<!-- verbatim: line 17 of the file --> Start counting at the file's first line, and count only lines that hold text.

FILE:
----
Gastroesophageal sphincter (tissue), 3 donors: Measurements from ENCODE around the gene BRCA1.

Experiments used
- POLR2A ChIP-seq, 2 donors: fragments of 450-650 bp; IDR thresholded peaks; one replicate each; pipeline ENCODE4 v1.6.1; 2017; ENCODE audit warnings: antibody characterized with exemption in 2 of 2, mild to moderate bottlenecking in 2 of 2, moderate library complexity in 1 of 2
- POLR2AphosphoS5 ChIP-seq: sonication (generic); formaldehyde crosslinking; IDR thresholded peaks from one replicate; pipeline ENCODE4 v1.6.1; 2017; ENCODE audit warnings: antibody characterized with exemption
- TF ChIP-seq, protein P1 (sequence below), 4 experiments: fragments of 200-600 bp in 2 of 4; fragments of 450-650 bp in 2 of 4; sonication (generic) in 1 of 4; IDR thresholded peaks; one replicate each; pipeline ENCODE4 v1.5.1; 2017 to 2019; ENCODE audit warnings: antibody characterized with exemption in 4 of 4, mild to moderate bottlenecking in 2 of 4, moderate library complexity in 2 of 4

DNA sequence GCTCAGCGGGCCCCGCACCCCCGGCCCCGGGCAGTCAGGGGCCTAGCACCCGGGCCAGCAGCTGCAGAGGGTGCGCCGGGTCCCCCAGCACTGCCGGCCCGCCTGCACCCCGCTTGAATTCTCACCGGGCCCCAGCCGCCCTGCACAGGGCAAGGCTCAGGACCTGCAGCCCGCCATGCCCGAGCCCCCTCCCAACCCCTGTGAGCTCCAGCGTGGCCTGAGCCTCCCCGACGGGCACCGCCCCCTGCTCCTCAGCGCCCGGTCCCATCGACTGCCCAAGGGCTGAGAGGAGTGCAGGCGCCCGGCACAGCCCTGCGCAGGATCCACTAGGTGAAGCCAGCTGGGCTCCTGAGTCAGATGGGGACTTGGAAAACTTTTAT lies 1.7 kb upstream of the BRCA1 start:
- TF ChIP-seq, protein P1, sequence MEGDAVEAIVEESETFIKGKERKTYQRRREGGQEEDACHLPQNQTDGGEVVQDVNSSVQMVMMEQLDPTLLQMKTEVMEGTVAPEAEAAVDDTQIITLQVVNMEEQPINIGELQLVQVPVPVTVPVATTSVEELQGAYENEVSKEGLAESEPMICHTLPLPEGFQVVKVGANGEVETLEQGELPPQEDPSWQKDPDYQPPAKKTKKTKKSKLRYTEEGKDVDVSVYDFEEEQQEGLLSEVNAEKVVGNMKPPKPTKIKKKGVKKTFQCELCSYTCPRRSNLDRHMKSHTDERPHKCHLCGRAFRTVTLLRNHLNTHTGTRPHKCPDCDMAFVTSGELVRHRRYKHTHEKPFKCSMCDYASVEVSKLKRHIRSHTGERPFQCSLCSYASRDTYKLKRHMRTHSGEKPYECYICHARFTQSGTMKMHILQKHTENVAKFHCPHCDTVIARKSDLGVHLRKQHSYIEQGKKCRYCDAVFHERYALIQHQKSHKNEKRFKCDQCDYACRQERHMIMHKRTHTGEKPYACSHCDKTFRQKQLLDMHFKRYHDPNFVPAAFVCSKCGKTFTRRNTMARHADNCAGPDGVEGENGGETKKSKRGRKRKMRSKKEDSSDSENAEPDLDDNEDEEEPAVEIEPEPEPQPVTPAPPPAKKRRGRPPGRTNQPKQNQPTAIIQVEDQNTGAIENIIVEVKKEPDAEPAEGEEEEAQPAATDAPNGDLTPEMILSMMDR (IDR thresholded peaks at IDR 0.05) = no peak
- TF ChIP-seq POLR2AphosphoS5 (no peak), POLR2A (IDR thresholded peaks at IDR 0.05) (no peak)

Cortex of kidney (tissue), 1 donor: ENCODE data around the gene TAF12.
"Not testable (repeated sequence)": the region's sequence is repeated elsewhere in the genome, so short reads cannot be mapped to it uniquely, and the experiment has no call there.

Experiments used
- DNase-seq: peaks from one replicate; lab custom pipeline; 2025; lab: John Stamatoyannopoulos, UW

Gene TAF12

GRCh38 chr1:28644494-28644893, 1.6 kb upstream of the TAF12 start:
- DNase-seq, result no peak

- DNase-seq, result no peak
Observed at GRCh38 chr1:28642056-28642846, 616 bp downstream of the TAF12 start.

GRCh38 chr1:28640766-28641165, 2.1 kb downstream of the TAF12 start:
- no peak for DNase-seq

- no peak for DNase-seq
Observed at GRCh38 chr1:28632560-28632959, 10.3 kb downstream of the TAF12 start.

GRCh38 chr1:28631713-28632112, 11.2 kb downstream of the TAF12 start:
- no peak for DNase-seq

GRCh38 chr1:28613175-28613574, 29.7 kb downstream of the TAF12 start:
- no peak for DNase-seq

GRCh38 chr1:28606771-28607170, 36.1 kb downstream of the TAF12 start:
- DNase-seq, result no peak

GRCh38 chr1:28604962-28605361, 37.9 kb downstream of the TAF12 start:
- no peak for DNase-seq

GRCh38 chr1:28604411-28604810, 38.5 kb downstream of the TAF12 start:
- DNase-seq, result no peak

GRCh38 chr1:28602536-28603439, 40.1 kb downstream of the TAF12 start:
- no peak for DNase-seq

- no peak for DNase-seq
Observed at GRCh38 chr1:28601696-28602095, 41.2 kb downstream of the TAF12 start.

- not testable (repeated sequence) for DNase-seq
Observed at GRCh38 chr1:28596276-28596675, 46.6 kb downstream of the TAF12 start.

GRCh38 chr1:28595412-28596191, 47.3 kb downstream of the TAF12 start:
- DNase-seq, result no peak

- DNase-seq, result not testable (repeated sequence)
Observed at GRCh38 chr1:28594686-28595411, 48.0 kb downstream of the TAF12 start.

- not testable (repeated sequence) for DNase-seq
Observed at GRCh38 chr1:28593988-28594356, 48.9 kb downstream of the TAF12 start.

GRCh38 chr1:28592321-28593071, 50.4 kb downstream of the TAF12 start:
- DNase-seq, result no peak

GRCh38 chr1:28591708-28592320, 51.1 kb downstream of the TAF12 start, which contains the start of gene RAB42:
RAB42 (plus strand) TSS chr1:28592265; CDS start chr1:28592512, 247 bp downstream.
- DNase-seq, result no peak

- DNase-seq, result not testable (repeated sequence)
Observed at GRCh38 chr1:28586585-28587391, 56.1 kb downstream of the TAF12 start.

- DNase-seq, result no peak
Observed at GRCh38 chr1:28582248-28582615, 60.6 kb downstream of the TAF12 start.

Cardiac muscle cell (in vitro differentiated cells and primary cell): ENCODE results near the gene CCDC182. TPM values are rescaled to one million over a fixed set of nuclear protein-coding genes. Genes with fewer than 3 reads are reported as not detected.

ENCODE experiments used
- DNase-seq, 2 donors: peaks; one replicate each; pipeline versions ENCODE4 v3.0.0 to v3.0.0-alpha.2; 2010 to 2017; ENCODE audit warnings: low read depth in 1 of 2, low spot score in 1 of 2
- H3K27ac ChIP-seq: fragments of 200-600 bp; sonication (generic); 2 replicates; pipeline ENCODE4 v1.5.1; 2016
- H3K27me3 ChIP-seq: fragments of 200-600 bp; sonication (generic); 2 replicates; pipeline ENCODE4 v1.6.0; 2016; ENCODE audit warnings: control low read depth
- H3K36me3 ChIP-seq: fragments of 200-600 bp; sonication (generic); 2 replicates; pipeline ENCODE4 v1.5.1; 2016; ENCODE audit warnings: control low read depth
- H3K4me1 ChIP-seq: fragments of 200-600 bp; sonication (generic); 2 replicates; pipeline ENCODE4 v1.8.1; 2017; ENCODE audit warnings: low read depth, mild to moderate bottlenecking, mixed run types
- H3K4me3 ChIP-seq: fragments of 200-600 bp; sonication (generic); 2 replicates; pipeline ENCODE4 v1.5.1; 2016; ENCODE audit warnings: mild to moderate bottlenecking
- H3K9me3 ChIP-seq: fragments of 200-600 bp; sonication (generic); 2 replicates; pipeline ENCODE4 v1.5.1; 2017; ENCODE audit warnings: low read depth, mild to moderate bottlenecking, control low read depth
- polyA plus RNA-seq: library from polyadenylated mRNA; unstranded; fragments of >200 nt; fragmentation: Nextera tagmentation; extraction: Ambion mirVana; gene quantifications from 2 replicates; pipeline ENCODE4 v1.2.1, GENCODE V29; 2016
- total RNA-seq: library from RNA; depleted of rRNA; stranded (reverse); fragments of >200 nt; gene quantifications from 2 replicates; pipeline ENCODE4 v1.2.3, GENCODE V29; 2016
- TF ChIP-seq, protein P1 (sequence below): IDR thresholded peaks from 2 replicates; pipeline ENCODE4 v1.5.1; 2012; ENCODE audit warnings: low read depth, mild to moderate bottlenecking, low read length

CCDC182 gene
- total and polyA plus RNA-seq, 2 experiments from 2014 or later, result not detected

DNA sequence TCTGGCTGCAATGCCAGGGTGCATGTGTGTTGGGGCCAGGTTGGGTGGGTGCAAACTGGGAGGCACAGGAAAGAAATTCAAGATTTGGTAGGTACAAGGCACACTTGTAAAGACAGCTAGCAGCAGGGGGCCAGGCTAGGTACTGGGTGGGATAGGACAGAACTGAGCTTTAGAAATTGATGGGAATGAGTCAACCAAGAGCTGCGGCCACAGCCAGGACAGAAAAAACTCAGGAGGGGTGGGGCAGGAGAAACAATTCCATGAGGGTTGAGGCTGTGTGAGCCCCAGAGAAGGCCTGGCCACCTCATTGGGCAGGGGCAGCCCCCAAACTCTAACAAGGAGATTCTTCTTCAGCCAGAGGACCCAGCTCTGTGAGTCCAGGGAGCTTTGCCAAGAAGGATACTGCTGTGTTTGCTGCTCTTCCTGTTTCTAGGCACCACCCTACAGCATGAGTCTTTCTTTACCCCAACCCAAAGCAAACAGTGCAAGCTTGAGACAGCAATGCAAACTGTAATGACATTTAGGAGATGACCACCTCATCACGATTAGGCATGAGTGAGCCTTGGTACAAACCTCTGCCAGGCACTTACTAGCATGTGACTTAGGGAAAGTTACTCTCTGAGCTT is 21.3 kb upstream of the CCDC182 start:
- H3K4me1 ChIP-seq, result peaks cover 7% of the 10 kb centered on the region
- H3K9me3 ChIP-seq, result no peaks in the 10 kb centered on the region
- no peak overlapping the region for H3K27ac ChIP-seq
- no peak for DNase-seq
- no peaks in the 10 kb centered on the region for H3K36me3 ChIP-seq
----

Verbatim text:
Observed at GRCh38 chr1:28642056-28642846, 616 bp downstream of the TAF12 start.